What is surprising about this novel, as compared to Thomson’s others (Dreams Of Leaving, The Five Gates Of Hell, Air And Fire, The Insult, and Soft), is the looseness of the structure. I had expected both a denseness of imagery, and a fibrous construction–with each new image evoking a new narrative frame of mind which pushes the story onwards. In fact, Thomson still uses this technique, but on a larger scale. The story still weaves in and out of states of consciousness, but the weaving is blunter, more obvious. In this sense, then, The Book Of Revelation is a departure.
As in his other books, Thomson is concerned with stripping away layers. He always wants to know what happens when a really obvious facet of someone’s identity is removed. Is the identity still the same at bottom? In The Insult, for example, the protagonist loses his sight. In The Book of Revelation, meanwhile, the protagonist undergoes a peculiar depravation of will when he is made a sexual hostage. And so the nameless, beautiful dancer (in a world full of other people’s names) who sometimes refers to himself as ‘I,’ and sometimes as ‘He,’ undergoes an inverted transformation. The butterfly gets re-absorbed into the chrysalis. Thomson’s narrative filters through a sexually traumatised male consciousness, and this is, perhaps, the reason for the looser structure of the novel–the enormous gaps left in the protagonist’s identity as a man are manifest as large, abrupt narrative shifts. The namelessness is reinforced by the blunt shifts in consciousness, by the apparent gaps in the protagonist’s memory–and in his sense of self.
Is this looser structure successful? To be honest I don’t think this is Thomson’s magnum opus. I recognise that the identity issue at sake in The Book Of Revelation is in some ways more subtle than, say, the blindness of The Insult–but then surely it demands a subtle treatment? The dramatic shifts from ‘I’ to ‘He,’ while perhaps intended to signify the enormous rifts in the protagonist’s male identity and memory, feel heavy-handed to me, too much like arrows pointing towards trauma– ‘these blank spots are where he was hurt,’ they seem to say.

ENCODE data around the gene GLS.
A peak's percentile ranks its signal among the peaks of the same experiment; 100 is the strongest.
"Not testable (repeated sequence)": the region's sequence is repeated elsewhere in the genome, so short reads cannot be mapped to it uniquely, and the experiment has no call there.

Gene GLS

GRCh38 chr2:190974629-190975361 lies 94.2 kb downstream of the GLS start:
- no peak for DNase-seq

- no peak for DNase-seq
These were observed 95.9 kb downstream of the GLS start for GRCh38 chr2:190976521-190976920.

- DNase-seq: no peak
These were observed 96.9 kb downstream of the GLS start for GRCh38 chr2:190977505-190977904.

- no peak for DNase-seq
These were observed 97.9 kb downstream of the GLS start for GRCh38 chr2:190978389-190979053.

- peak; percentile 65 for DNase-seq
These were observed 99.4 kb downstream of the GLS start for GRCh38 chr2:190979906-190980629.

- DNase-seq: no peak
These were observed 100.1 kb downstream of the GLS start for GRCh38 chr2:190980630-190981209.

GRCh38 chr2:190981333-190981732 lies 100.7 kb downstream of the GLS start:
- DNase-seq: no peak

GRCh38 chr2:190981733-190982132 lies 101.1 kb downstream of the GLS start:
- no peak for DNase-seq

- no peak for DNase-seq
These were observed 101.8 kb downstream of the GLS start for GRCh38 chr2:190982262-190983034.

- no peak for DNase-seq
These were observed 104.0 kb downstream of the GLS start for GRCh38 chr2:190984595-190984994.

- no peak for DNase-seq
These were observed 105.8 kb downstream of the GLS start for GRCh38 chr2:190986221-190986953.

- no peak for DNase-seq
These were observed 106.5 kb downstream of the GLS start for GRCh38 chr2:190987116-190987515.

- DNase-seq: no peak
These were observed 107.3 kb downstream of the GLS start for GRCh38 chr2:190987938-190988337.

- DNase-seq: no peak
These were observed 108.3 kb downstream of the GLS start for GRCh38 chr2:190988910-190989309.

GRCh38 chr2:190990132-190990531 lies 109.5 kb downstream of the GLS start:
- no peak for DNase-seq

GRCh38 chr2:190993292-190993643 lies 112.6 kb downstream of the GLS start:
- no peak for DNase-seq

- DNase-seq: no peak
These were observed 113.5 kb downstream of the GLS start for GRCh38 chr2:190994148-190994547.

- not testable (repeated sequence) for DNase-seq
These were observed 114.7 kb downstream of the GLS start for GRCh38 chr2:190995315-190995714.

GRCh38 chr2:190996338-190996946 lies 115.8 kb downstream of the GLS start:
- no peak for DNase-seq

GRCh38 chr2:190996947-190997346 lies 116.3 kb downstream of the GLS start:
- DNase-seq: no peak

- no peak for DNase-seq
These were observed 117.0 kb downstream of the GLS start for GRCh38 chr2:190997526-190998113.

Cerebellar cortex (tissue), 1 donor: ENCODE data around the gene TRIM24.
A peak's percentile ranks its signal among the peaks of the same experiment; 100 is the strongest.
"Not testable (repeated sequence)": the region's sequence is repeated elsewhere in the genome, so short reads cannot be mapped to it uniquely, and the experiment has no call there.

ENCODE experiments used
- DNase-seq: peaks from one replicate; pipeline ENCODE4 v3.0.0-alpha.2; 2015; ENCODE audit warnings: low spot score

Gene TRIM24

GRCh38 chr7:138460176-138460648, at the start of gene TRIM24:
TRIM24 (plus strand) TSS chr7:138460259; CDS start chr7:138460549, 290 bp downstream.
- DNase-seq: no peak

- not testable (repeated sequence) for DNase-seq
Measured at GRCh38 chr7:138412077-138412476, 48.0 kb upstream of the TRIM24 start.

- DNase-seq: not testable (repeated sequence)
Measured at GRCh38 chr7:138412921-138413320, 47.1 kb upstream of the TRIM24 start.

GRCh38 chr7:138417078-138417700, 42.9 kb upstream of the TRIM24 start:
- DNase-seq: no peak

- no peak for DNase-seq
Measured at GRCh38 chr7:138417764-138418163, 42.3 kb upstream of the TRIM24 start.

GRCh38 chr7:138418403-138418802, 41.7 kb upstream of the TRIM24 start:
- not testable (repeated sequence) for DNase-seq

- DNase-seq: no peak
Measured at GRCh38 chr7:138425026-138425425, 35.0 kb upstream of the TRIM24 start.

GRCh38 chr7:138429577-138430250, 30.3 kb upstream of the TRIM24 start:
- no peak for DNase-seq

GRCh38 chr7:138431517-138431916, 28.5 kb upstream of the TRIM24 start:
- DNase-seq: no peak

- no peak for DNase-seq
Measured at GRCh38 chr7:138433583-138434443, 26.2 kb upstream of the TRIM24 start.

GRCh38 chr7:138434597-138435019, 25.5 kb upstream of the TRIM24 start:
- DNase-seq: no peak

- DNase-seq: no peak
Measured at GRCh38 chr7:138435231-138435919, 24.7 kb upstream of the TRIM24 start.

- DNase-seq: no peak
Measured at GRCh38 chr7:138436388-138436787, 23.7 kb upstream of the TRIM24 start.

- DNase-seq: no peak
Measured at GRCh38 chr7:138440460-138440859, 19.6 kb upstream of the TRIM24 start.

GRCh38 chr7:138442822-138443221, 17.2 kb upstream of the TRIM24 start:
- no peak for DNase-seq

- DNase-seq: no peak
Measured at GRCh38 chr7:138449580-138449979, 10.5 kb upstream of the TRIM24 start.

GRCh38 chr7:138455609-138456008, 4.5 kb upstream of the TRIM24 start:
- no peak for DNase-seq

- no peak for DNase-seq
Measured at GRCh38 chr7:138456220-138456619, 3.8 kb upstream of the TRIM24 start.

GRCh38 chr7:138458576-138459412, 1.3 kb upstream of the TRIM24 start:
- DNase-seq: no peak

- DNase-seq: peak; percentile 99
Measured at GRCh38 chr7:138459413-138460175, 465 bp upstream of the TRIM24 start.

An underlying theme which is subtly and gracefully handled, however, is the issue of the relation of trauma to the artistic consciousness. At the novel’s start the protagonist is a dancer, but as he recovers from his nightmarish experience he stops dancing. Towards the end we see that he may become a choreographer. In fact, it is during his imprisonment that he choreographs his most creative piece:
‘From the first moment of his entrance, the music starting quietly, poignantly, the notes ascending in a minor key, he used the chain as a stand in for Odile. Whenever he was required to dance with her he danced with the chain instead, holding it, lifting it, parading it about. This had worked the day before, in rehearsal, and it worked even better now, especially in the slow waltz that formed part of the pas de deux.’
Here, under double confinement (he is imprisoned and chained–in fact it is specifically his penis to which the chain has been attached), the dancer is able to express more because of his obvious handicap. He is forced to use his constraints to express himself more clearly–and this confinement, Thomson seems to be saying, is the fundamental tool of art. Without it the drive to probe the deeper levels of consciousness does not exist. Finally, then, the true revelation in this book is not about sexual identity at all, but rather the artist’s fundamental experience of the movement of consciousness itself.
Reviewed by Amanda Jeremin Harris